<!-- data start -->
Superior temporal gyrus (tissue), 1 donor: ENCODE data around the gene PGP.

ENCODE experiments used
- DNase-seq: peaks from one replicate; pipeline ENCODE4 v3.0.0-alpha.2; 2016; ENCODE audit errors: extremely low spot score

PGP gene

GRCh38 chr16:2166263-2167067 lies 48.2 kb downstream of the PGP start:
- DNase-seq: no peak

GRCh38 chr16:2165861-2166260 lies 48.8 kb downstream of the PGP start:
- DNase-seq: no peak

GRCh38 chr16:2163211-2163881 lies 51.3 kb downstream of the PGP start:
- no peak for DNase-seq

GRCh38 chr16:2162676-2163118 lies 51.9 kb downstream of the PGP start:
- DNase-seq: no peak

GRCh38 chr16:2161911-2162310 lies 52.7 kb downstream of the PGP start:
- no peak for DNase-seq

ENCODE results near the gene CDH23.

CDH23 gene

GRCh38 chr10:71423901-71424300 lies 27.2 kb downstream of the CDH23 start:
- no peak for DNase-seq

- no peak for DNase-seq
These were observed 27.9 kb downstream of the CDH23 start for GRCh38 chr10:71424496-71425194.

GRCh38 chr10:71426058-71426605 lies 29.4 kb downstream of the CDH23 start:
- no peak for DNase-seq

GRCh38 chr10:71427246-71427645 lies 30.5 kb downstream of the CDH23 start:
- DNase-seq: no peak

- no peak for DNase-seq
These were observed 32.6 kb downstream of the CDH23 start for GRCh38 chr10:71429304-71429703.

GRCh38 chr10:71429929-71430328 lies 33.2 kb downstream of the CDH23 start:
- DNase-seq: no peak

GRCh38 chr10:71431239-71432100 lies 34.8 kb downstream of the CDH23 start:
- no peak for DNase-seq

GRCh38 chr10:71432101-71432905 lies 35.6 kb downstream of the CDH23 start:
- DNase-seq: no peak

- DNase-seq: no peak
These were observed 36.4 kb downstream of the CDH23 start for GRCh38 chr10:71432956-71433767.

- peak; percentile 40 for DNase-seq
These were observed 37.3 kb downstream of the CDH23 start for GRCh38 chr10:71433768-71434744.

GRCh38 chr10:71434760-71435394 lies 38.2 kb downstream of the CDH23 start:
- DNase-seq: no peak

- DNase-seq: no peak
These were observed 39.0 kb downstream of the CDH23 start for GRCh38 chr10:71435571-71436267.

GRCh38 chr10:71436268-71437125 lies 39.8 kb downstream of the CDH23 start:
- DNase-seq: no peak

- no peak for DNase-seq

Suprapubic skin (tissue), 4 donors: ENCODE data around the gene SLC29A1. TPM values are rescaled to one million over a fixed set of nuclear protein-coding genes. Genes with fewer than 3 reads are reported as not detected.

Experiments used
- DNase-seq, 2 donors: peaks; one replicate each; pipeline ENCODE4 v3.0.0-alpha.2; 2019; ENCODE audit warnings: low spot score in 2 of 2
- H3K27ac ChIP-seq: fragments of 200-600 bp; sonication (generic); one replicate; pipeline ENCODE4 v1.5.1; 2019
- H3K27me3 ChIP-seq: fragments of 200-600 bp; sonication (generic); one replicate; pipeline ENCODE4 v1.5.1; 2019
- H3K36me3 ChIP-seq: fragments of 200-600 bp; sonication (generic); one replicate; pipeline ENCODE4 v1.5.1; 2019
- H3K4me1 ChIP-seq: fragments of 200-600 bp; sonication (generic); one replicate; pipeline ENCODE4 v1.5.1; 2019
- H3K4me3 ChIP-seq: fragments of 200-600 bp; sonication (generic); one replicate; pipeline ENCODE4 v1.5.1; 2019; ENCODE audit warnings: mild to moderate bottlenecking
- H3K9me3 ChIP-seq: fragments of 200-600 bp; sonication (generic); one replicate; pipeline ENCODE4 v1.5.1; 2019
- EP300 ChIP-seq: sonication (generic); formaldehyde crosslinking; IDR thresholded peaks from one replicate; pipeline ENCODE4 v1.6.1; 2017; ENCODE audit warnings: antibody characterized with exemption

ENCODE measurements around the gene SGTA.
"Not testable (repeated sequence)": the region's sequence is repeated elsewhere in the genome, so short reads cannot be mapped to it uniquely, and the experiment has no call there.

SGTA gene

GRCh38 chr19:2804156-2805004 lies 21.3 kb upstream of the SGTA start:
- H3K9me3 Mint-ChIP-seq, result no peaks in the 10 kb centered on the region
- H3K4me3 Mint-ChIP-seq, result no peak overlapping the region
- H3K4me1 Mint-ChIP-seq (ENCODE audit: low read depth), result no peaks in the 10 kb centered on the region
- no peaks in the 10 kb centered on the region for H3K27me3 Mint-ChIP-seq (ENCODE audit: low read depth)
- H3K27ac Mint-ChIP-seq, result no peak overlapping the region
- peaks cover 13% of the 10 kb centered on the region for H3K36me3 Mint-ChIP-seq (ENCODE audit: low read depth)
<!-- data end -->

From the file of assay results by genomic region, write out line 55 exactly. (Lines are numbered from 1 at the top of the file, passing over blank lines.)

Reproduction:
"Not testable (repeated sequence)": the region's sequence is repeated elsewhere in the genome, so short reads cannot be mapped to it uniquely, and the experiment has no call there.